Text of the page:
Having good meetings can make a huge impact on the satisfaction members have with their coop, and can also be a powerful way of encouraging deeper involvement from all of your membership. NASCO has worked with groups across the continent for over thirty years, and has also cultivated connections with the broader cooperative and non-profit sector, and has used these connections to build excellent training materials for groups looking to improve their meetings.
Four roles of a facilitator at group meetings.
Tips for having the hard conversations in your group, developed at the 2007 Anti-Oppression Action Camp
You can use this tool creatively, adapting the intensity of the 4 basic principles to different situations, depending on the level of risk being taken in each setting. Some components of these tools may be inappropriate for some settings, and invaluable in others. The more personal risk involved, the more carefully you want to frame the space at the outset, because a secure anchor is the only thing that will enable a process to fly to the heights of its potential.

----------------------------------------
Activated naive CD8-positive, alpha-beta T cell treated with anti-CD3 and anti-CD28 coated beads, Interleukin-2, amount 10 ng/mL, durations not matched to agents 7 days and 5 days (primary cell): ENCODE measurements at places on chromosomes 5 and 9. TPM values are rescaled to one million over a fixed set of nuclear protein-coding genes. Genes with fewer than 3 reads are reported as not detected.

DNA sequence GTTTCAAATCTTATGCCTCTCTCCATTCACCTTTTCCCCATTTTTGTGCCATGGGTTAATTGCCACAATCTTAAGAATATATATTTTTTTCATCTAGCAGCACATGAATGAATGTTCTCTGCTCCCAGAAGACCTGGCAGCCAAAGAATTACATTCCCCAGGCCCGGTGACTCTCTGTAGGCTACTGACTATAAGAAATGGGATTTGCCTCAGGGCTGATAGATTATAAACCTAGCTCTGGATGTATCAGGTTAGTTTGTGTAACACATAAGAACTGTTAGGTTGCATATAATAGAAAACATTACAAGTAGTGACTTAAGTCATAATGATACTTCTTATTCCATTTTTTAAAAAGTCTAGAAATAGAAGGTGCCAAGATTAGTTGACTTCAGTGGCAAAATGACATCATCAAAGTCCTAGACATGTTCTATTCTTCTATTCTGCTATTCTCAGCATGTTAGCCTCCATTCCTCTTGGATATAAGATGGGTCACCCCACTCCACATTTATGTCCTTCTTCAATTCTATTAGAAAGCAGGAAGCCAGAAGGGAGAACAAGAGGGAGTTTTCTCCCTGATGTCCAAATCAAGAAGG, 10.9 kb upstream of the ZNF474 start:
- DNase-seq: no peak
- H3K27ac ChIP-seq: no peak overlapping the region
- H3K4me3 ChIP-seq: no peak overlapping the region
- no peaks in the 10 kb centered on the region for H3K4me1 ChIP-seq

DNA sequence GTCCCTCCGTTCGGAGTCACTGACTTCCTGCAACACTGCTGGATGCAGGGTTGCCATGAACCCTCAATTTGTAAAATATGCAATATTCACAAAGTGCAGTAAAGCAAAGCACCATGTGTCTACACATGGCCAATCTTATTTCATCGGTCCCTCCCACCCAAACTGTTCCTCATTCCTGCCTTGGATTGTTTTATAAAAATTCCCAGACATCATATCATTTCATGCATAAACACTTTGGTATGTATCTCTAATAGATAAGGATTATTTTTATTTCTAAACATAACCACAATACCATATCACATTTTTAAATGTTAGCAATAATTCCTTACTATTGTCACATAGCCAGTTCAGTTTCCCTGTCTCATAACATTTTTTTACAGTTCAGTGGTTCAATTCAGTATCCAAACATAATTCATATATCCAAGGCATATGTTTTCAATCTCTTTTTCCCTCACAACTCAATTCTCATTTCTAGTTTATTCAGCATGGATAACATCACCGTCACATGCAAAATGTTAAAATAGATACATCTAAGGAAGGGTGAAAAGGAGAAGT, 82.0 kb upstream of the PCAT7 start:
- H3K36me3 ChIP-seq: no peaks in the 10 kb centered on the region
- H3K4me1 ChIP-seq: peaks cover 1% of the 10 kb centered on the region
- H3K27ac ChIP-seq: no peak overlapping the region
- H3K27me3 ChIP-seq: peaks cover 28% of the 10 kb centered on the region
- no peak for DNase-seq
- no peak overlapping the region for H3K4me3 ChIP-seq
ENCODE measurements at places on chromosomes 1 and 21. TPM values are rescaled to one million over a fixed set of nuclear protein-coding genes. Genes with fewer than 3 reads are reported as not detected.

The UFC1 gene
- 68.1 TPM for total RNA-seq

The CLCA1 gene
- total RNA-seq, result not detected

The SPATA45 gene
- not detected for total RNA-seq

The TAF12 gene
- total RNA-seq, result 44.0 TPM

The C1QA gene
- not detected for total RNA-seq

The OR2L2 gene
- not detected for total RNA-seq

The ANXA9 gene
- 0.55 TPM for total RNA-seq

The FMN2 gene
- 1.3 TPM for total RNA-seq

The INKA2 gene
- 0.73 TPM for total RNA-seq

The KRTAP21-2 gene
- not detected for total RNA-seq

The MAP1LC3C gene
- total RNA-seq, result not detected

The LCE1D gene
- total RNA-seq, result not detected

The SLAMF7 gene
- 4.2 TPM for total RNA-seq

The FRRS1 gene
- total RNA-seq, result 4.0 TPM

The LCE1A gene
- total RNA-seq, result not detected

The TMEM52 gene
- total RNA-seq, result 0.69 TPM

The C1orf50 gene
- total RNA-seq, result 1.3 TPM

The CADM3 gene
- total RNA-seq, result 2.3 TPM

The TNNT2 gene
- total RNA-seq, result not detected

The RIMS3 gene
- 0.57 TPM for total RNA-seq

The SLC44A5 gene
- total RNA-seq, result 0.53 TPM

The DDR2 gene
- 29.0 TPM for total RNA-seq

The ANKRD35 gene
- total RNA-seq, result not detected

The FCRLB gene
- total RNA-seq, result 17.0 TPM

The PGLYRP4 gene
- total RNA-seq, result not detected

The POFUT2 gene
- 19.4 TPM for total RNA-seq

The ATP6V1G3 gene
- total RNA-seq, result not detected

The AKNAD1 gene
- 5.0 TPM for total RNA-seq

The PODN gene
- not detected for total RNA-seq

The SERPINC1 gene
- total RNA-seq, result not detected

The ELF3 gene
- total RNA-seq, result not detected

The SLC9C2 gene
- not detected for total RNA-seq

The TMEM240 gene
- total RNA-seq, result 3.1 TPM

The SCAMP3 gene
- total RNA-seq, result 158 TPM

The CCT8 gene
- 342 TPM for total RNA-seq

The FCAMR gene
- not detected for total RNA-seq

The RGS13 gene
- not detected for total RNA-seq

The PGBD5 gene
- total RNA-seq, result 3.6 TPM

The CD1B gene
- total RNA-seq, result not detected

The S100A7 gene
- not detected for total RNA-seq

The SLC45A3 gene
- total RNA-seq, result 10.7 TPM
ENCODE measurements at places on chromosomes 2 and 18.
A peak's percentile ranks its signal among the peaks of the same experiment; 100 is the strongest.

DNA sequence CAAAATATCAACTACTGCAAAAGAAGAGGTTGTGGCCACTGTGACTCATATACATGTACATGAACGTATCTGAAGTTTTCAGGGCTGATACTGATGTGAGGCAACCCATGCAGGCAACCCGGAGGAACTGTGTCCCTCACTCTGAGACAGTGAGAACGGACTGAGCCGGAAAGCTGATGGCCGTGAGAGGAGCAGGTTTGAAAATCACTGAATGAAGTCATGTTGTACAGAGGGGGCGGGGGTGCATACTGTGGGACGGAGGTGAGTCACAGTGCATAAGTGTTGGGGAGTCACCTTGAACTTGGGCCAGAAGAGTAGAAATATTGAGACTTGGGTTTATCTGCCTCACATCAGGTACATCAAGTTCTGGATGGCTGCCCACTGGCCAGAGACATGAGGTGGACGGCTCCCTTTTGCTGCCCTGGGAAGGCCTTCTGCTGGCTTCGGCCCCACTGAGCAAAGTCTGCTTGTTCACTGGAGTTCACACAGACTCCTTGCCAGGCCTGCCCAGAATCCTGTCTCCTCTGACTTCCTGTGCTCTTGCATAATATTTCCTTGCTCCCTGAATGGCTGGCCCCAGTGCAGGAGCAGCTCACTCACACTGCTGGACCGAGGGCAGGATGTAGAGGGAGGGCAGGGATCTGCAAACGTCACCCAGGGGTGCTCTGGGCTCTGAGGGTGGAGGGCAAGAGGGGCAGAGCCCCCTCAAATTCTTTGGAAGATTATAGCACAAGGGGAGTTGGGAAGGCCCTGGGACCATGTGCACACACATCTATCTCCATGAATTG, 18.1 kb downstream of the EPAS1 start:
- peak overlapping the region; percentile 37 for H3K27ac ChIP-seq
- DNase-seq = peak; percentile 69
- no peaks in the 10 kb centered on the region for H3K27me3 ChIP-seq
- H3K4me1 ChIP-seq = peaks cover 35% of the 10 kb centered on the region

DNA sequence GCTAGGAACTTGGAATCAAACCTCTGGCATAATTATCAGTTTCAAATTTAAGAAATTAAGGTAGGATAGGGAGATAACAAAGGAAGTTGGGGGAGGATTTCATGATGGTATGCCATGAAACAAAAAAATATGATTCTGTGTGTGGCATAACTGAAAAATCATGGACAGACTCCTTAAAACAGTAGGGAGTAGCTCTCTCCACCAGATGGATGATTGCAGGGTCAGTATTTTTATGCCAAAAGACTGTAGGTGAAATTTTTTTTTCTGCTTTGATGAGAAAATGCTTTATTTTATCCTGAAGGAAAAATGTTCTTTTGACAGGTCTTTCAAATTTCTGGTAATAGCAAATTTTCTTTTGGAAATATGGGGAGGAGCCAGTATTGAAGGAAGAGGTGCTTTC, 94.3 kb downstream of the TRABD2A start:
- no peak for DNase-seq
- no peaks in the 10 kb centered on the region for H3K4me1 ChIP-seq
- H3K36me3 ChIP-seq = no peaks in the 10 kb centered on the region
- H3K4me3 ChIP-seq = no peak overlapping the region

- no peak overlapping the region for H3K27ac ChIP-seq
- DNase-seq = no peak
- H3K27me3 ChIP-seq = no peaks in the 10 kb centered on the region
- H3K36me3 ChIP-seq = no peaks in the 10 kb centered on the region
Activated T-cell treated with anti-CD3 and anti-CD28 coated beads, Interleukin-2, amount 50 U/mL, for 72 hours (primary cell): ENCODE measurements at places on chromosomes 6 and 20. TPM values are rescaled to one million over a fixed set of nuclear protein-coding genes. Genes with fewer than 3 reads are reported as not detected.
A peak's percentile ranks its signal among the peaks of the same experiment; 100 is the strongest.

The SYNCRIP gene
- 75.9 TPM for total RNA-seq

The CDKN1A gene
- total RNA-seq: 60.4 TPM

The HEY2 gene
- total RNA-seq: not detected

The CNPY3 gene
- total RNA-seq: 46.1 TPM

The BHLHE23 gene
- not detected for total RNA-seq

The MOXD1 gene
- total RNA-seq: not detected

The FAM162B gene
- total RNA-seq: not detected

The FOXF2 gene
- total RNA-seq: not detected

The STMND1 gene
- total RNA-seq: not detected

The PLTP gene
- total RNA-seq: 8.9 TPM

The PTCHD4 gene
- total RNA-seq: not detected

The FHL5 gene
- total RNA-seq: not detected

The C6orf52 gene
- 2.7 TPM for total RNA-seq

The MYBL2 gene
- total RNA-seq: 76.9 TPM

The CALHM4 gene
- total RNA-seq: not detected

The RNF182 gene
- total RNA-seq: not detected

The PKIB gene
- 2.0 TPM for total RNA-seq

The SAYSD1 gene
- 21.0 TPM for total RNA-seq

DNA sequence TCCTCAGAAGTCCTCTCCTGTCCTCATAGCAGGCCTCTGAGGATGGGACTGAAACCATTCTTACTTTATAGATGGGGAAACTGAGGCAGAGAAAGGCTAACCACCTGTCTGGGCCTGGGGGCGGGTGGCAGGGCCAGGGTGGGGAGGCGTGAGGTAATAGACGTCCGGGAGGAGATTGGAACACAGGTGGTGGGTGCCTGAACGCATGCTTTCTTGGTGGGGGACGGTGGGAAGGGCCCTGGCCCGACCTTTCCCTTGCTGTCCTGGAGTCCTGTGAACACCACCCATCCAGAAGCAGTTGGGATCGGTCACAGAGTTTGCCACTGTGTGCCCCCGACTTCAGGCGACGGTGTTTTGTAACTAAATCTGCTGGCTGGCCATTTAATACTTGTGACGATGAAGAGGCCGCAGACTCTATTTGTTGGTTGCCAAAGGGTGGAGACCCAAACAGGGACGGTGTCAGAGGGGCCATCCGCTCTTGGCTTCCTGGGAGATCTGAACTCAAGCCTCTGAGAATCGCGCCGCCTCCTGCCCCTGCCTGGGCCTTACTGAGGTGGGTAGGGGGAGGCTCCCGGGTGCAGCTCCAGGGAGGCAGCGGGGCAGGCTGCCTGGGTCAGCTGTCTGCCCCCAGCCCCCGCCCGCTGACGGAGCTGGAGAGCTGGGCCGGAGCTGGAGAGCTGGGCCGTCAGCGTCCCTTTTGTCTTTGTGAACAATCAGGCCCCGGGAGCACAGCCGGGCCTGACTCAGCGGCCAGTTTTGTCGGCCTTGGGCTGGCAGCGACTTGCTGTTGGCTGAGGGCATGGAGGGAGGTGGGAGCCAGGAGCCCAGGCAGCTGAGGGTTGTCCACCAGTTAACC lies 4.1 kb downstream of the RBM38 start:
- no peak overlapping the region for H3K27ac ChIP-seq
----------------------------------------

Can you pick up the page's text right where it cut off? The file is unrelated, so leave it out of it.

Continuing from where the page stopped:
Education for Social Change, an excerpt from 'Educating for a Change.'
This document provides a guide to parliamentary procedure; what is it? how does it work? what are its advantages and disadvantages?
The following approach to facilitation and decision-making outlined in this document is a modified consensus process which came out of the June 2006 NASCO Board meeting after a good deal of discussion and experimentation with different meeting processes. The process outlined below is something of a hybrid, which attempts to combine some of the clarity and formality of Roberts Rules with the participatory and flexible nature of consensus processes.
A list of both positive and negative group roles
Techniques for problem solving in meetings.
Minute Taking can be complex, tricky and challenging. Minute takers are often expected to produce concise and coherent summaries out of chaotic and disorganized meetings. Many are directed to take minutes without documented guidelines on what to record and what to leave out, and without a prior explanation of issues and technical terms used at a meeting.